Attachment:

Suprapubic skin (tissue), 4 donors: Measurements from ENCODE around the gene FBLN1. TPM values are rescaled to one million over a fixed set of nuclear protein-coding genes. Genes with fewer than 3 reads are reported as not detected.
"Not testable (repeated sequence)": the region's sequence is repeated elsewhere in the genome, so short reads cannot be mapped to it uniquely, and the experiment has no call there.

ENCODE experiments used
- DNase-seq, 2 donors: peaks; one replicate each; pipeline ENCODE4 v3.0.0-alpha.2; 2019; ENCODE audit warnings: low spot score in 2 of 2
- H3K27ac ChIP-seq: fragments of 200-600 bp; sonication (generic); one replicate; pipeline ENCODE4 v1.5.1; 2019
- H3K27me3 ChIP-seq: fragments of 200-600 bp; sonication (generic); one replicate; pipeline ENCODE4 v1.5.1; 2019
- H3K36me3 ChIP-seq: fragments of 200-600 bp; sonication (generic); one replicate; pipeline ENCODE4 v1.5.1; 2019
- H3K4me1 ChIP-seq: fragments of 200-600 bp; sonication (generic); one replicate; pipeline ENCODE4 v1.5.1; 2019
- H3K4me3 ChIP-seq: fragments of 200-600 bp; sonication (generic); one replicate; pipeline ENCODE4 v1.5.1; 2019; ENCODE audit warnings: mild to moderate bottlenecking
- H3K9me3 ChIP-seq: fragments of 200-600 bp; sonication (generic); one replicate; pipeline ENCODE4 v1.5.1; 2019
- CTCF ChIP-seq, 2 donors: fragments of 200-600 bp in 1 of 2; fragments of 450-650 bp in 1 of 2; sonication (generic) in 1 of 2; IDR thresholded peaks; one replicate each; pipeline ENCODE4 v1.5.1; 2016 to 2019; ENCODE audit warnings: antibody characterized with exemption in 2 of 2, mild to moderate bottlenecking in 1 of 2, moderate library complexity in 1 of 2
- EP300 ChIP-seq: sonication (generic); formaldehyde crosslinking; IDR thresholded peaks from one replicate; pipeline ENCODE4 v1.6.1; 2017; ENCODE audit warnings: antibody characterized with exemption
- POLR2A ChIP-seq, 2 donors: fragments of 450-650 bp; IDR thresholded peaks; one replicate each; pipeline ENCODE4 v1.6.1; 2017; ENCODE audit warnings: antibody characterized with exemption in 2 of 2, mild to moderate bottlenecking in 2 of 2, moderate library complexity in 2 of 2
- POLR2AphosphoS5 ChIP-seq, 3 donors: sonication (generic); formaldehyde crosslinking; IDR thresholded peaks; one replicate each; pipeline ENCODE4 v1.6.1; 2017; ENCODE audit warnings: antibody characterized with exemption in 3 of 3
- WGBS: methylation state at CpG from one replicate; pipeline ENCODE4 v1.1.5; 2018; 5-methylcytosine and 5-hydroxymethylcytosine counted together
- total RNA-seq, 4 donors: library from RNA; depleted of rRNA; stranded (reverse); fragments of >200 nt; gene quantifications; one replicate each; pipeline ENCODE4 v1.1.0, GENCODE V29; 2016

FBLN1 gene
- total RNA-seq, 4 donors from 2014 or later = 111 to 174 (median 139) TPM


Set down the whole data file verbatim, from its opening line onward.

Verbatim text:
Suprapubic skin (tissue), 4 donors: Measurements from ENCODE around the gene FBLN1. TPM values are rescaled to one million over a fixed set of nuclear protein-coding genes. Genes with fewer than 3 reads are reported as not detected.
"Not testable (repeated sequence)": the region's sequence is repeated elsewhere in the genome, so short reads cannot be mapped to it uniquely, and the experiment has no call there.

ENCODE experiments used
- DNase-seq, 2 donors: peaks; one replicate each; pipeline ENCODE4 v3.0.0-alpha.2; 2019; ENCODE audit warnings: low spot score in 2 of 2
- H3K27ac ChIP-seq: fragments of 200-600 bp; sonication (generic); one replicate; pipeline ENCODE4 v1.5.1; 2019
- H3K27me3 ChIP-seq: fragments of 200-600 bp; sonication (generic); one replicate; pipeline ENCODE4 v1.5.1; 2019
- H3K36me3 ChIP-seq: fragments of 200-600 bp; sonication (generic); one replicate; pipeline ENCODE4 v1.5.1; 2019
- H3K4me1 ChIP-seq: fragments of 200-600 bp; sonication (generic); one replicate; pipeline ENCODE4 v1.5.1; 2019
- H3K4me3 ChIP-seq: fragments of 200-600 bp; sonication (generic); one replicate; pipeline ENCODE4 v1.5.1; 2019; ENCODE audit warnings: mild to moderate bottlenecking
- H3K9me3 ChIP-seq: fragments of 200-600 bp; sonication (generic); one replicate; pipeline ENCODE4 v1.5.1; 2019
- CTCF ChIP-seq, 2 donors: fragments of 200-600 bp in 1 of 2; fragments of 450-650 bp in 1 of 2; sonication (generic) in 1 of 2; IDR thresholded peaks; one replicate each; pipeline ENCODE4 v1.5.1; 2016 to 2019; ENCODE audit warnings: antibody characterized with exemption in 2 of 2, mild to moderate bottlenecking in 1 of 2, moderate library complexity in 1 of 2
- EP300 ChIP-seq: sonication (generic); formaldehyde crosslinking; IDR thresholded peaks from one replicate; pipeline ENCODE4 v1.6.1; 2017; ENCODE audit warnings: antibody characterized with exemption
- POLR2A ChIP-seq, 2 donors: fragments of 450-650 bp; IDR thresholded peaks; one replicate each; pipeline ENCODE4 v1.6.1; 2017; ENCODE audit warnings: antibody characterized with exemption in 2 of 2, mild to moderate bottlenecking in 2 of 2, moderate library complexity in 2 of 2
- POLR2AphosphoS5 ChIP-seq, 3 donors: sonication (generic); formaldehyde crosslinking; IDR thresholded peaks; one replicate each; pipeline ENCODE4 v1.6.1; 2017; ENCODE audit warnings: antibody characterized with exemption in 3 of 3
- WGBS: methylation state at CpG from one replicate; pipeline ENCODE4 v1.1.5; 2018; 5-methylcytosine and 5-hydroxymethylcytosine counted together
- total RNA-seq, 4 donors: library from RNA; depleted of rRNA; stranded (reverse); fragments of >200 nt; gene quantifications; one replicate each; pipeline ENCODE4 v1.1.0, GENCODE V29; 2016

FBLN1 gene
- total RNA-seq, 4 donors from 2014 or later = 111 to 174 (median 139) TPM